What I Thought Was True – Huntley Fitzpatrick


From the author of My Life Next Door comes a swoony summertime romance full of expectation and regret, humor and hard questions.

Gwen Castle’s Biggest Mistake Ever, Cassidy Somers, is slumming it as a yard boy on her Nantucket-esque island this summer. He’s a rich kid from across the bridge in Stony Bay, and she hails from a family of fishermen and housecleaners who keep the island’s summer people happy. Gwen worries a life of cleaning houses will be her fate too, but just when it looks like she’ll never escape her past—or the island—Gwen’s dad gives her some shocking advice. Sparks fly and secret histories unspool as Gwen spends a gorgeous, restless summer struggling to resolve what she thought was true—about the place she lives, the people she loves, and even herself—with what really is.

A magnetic, push-me-pull-me romance with depth, this is for fans of Sarah Dessen, Jenny Han, and Deb Caletti.


This is one of those books that fills you with joy until you burst. It’s definitely sweet, but it covers pretty heavy material. Fitzpatrick’s way with words is absolutely Dessen-esque. 

There was a love/hate, self-destructing relationship. But it wasn’t annoying at all. I read a spoiler about (view spoiler) in a review before reading, so I really expected something to happen with Gwen’s parents. I was surprised (in a good way). This book was FRESH. It didn’t fall for the usual tropes or clichés. It was a lot more realistic, too. I liked how people reacted to situations; I liked how everything was handled. People weren’t overly dramatic. In fact, people often care more about their own issues than anyone else’s (as stated in the book). People dealt with the cards that were handed to them.

I thought the story would be all about the relationship. I’m so glad that another big part was friendship. And family, too. The nature of obligation and choice. Mental illness. The devil is in the details. A particular scene that stuck out to me was when Gwen drove away from Hoop’s driveway, watching him sit there as he smoked. It rang so true that she could picture him there for the rest of his life as the world spun around him. It brought up questions on freedom, motivation, and complacency. Settling for the life you’re supposed to lead versus gunning for your goals at all costs. Man, Nic and Hoop really foiled each other well.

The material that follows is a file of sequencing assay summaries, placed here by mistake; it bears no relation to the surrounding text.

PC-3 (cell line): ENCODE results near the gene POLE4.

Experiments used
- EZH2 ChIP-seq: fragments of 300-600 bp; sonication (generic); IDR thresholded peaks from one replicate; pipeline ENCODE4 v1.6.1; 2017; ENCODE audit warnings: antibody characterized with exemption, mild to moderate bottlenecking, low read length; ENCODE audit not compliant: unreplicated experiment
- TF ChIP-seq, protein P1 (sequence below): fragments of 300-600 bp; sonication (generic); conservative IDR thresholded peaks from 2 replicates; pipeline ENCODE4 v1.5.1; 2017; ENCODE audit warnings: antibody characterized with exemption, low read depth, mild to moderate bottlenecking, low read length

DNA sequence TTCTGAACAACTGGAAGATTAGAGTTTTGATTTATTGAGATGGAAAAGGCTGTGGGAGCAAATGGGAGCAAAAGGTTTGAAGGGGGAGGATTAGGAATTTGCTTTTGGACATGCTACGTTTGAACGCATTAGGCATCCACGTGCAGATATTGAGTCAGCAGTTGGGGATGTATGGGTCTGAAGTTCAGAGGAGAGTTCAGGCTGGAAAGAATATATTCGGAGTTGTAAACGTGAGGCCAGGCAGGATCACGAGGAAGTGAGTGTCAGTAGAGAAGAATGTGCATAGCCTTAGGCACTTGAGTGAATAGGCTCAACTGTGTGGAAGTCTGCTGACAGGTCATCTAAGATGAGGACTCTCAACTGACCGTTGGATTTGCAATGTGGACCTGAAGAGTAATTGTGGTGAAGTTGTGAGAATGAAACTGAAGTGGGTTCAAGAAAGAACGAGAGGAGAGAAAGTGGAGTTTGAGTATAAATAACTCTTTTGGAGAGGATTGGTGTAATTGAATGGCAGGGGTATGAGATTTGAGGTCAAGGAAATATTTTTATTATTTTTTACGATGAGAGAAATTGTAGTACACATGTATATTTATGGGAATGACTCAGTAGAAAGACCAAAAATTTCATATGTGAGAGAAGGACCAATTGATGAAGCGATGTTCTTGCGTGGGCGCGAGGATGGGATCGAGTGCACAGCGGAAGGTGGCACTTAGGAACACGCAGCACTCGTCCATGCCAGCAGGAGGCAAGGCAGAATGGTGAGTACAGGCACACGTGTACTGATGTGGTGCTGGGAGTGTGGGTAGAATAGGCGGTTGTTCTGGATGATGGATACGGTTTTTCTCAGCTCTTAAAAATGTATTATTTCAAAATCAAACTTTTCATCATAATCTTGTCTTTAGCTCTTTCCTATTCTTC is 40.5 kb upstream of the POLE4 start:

Character-wise, I looooved Ms E. I really liked Cass. I’m glad we got to at least UNDERSTAND everyone, even if they made mistakes or were designed to be somewhat disliked (looking at you, Spence and Henry!). Gwen herself was perfectly flawed. 

I was smitten with the setting. It seemed so, so beautiful. The descriptions were vivid. I could perfectly imagine the colour of the sky and the heat on their backs. 

For the most part, this book was a delicious, cute read. The epilogue made the book for me (it wasn’t unique or special, really). You don’t realize how much the little moments add up until you reflect upon them. Suddenly, their summer of day-to-day life became one of fond memories worth remembering. That’s pretty much how I felt about the book, too—nondescript until you look back on it with dearness.

Related Reading

  • The Truth About Forever – Sarah Dessen
  • The Distance Between Us – Kasie West
  • This Lullaby – Sarah Dessen
  • Rules of Summer – Joanna Philbin (except this book was done WELL)

Rating: 5/5


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